Hyperpolarizing GABAergic transmission depends on KCC2 function and membrane potential.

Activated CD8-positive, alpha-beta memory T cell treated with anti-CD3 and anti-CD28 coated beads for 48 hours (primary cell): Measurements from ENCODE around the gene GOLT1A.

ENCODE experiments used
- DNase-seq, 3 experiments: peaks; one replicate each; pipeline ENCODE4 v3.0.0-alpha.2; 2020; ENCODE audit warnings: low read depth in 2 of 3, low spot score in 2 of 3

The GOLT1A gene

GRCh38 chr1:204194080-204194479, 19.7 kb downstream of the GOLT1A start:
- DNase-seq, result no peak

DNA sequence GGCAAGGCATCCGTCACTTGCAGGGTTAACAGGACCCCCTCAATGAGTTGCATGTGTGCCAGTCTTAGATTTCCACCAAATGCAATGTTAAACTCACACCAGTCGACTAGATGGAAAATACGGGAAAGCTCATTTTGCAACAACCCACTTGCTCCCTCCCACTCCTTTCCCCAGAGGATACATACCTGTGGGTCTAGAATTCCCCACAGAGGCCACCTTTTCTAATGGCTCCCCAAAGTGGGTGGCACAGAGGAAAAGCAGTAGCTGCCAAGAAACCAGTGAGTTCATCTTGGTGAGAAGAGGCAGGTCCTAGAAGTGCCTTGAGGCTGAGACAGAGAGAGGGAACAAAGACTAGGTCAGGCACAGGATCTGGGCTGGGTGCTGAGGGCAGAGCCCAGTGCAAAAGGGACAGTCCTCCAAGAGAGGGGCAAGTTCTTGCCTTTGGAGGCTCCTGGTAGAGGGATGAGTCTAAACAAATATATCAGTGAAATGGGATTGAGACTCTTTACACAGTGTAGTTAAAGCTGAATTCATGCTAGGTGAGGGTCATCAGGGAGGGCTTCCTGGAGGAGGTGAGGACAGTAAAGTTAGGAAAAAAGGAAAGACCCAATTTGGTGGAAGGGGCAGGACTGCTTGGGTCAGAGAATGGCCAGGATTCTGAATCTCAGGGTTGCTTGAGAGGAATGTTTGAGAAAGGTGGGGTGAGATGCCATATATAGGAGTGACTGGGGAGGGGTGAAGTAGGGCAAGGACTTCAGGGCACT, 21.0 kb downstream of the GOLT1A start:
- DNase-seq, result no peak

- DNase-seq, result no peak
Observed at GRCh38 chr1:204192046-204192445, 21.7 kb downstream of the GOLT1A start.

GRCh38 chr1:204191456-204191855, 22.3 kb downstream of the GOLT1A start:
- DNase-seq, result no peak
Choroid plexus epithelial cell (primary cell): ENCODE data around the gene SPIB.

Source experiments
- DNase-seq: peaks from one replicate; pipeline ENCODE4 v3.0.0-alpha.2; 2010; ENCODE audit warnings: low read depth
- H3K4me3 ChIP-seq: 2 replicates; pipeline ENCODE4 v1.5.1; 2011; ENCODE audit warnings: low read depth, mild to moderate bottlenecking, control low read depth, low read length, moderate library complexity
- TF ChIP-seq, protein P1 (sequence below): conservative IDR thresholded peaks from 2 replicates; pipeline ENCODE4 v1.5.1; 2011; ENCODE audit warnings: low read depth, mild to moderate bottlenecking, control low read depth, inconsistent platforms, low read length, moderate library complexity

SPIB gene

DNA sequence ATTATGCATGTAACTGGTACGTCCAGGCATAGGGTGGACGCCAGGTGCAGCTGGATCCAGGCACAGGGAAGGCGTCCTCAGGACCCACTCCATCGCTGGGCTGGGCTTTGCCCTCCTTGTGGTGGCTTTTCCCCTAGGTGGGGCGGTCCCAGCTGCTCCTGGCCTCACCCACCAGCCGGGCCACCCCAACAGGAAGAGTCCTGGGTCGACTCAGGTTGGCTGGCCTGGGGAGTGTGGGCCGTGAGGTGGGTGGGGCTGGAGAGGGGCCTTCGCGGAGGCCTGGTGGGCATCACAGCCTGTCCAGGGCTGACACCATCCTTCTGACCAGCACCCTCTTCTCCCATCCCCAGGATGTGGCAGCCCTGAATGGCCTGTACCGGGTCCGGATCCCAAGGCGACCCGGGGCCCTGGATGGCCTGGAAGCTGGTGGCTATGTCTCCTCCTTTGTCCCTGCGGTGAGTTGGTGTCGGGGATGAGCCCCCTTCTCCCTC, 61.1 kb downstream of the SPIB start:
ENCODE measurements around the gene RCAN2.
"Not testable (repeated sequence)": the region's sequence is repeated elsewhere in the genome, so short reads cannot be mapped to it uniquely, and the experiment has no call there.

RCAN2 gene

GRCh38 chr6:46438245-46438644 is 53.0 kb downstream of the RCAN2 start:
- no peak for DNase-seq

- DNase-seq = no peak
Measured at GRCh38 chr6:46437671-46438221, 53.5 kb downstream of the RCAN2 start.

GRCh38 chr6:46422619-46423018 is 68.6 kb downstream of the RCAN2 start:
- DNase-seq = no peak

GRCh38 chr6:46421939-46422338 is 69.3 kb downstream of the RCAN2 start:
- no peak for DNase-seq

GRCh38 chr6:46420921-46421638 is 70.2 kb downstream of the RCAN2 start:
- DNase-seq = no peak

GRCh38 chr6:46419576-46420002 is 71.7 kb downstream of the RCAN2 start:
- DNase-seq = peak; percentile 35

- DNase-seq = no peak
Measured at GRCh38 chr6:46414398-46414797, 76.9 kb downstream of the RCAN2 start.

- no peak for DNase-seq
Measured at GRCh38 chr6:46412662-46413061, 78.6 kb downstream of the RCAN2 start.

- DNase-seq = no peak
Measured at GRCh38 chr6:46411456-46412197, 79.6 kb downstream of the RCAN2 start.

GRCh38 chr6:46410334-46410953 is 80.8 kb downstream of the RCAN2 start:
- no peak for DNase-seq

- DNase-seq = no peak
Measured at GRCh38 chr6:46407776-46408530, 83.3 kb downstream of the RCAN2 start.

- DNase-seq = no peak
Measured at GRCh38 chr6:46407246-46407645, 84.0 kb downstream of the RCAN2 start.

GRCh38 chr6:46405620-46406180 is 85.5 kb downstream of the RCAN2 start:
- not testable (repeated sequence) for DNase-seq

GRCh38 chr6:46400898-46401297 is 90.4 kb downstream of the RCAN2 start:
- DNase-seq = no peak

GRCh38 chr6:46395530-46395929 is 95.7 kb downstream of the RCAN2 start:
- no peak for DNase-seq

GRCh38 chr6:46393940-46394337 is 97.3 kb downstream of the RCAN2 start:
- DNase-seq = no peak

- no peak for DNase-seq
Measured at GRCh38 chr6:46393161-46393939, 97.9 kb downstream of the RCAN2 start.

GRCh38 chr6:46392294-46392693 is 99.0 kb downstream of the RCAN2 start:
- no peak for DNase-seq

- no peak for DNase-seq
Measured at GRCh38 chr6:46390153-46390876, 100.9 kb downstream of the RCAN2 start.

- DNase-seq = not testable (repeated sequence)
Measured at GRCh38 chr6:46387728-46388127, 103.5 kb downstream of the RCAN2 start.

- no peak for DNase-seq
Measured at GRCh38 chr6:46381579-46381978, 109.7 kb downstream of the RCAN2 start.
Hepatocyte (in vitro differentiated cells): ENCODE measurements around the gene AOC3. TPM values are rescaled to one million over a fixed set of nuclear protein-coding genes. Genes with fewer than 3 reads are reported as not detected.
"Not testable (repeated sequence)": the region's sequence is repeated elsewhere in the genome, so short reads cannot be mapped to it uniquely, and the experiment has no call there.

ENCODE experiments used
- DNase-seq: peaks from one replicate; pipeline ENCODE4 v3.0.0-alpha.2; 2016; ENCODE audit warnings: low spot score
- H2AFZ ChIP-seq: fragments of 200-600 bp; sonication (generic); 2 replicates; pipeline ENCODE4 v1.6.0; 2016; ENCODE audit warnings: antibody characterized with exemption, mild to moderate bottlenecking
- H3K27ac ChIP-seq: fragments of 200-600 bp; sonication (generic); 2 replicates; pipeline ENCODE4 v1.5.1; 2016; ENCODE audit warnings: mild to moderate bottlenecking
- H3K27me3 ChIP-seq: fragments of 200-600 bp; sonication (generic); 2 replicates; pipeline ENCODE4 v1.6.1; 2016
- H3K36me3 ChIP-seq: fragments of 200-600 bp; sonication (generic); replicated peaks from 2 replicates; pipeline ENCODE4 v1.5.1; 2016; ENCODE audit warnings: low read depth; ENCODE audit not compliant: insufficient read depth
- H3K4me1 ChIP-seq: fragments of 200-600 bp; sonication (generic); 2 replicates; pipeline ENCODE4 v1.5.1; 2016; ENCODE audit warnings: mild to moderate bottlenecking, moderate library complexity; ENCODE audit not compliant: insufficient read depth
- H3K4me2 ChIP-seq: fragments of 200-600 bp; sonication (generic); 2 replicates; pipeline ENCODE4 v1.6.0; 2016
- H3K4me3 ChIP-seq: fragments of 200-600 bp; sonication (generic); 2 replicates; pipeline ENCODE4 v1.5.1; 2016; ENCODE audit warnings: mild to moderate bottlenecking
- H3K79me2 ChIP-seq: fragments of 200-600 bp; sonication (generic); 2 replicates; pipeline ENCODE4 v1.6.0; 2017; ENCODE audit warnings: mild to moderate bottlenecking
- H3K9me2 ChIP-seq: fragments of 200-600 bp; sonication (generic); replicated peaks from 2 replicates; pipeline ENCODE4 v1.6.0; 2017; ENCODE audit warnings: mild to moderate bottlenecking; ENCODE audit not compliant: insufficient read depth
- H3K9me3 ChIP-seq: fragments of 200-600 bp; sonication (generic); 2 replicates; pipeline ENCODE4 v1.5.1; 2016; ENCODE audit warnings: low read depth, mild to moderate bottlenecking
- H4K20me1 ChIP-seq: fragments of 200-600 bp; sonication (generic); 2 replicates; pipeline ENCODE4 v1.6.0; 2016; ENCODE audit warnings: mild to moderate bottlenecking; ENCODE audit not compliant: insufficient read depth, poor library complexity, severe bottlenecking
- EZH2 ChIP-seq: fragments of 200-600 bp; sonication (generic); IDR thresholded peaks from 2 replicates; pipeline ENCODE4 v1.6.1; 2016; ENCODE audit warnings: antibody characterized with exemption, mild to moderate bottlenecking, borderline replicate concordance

KCC2 comprises the major Cl(-) extruding mechanism in most adult neurons. Hyperpolarizing GABAergic transmission depends on KCC2 function. We recently demonstrated that glutamate reduces KCC2 function by a phosphorylation-dependent mechanism that leads to excitatory GABA responses. Here we investigated the methods by which to estimate changes in E(GABA), as well as the processes that lead to depolarizing GABA responses and their effects on neuronal excitability. We demonstrated that current-clamp recordings of membrane potential responses to GABA can determine upper and lower limits of E(GABA). We also further characterized depolarizing GABA responses, which both excited and inhibited neurons. Our analyses revealed that persistently active GABA(A) receptors contributed to loading Cl(-) during the glutamate exposure, indicating that tonic inhibition can facilitate the development of depolarizing GABA responses and increase excitability after pathophysiological insults. Finally, we demonstrated that hyperpolarizing GABA responses could temporarily switch to depolarizing responses when they coincided with an afterhyperpolarization.